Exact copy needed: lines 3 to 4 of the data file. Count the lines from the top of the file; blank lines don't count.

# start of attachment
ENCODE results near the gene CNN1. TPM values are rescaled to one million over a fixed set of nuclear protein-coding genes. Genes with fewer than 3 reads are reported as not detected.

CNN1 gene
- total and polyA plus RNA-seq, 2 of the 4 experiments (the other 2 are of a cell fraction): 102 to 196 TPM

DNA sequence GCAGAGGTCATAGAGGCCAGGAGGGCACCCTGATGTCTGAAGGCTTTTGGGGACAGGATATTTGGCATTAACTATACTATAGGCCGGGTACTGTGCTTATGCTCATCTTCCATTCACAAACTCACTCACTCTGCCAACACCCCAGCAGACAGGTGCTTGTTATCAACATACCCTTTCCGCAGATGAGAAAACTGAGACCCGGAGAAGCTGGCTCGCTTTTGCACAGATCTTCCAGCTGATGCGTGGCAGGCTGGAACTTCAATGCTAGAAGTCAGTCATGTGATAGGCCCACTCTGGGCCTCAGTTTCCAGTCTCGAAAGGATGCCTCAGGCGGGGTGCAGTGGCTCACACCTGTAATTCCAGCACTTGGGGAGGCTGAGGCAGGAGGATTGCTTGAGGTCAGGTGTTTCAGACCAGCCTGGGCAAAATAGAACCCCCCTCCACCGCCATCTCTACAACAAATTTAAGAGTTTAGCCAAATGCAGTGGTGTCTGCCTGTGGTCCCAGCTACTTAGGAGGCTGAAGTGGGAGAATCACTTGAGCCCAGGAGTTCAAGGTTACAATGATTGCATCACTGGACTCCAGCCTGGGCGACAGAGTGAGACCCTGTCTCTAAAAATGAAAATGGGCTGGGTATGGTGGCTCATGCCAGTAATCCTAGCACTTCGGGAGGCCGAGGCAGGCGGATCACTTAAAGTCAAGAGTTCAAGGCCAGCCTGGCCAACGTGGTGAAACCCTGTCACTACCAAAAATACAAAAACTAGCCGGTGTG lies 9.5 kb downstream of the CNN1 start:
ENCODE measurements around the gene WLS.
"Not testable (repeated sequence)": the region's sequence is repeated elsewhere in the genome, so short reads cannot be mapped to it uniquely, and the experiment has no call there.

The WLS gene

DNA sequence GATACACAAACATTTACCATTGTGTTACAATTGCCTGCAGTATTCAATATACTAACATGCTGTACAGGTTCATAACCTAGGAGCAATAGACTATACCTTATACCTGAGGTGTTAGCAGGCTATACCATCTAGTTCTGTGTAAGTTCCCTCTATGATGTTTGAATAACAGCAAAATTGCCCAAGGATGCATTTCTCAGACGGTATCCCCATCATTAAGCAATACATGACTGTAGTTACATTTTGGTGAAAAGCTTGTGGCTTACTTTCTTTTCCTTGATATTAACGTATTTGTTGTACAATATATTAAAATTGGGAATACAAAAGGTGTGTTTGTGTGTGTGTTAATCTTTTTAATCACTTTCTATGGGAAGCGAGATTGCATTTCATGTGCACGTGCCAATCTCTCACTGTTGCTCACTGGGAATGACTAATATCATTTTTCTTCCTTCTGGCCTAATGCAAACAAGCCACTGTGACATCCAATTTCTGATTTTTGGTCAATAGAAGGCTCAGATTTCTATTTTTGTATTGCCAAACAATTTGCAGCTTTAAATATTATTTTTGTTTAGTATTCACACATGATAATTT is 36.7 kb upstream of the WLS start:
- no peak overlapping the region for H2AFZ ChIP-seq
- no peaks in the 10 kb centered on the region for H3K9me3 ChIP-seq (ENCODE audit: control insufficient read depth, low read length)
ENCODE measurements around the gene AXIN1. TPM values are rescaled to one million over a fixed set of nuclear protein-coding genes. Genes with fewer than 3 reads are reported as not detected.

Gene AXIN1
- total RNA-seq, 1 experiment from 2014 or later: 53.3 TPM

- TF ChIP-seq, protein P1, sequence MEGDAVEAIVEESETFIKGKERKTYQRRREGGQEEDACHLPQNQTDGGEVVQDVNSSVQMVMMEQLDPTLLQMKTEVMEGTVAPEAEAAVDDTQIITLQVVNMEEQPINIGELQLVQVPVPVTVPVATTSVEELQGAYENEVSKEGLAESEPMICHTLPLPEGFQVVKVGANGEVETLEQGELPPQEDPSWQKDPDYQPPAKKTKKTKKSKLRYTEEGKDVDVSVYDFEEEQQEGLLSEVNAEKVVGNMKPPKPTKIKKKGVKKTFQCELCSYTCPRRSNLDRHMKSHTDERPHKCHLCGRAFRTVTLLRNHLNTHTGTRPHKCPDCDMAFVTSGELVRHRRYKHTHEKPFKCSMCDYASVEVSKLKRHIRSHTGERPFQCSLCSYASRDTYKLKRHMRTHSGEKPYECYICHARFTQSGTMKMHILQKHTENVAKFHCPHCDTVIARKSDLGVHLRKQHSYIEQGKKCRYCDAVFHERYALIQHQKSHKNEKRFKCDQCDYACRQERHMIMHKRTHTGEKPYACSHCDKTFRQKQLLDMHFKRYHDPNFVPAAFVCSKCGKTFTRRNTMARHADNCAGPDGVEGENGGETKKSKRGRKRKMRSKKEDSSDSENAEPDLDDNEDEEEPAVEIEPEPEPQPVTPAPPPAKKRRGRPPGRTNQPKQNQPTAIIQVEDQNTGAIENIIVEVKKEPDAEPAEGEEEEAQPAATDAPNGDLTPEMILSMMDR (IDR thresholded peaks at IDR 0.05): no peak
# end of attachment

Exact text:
- total and polyA plus RNA-seq, 2 of the 4 experiments (the other 2 are of a cell fraction): 102 to 196 TPM

DNA sequence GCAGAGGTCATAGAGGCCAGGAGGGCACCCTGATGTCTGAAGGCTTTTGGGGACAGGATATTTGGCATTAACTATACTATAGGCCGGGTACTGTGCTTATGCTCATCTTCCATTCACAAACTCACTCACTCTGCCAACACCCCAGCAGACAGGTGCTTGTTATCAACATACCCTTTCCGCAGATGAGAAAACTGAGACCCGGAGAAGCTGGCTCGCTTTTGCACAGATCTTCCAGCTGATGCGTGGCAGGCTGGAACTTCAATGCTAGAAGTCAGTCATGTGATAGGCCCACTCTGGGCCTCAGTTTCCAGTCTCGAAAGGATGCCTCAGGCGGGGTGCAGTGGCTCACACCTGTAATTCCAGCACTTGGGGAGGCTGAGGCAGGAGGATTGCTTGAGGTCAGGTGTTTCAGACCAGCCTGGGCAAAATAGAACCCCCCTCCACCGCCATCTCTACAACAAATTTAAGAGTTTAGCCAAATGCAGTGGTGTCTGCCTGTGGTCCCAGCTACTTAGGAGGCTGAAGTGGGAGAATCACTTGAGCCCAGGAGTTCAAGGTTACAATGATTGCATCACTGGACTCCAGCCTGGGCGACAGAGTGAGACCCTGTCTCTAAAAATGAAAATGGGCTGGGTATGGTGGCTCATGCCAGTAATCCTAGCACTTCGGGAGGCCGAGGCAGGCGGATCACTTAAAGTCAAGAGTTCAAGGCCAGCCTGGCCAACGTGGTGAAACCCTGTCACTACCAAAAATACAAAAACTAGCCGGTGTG lies 9.5 kb downstream of the CNN1 start: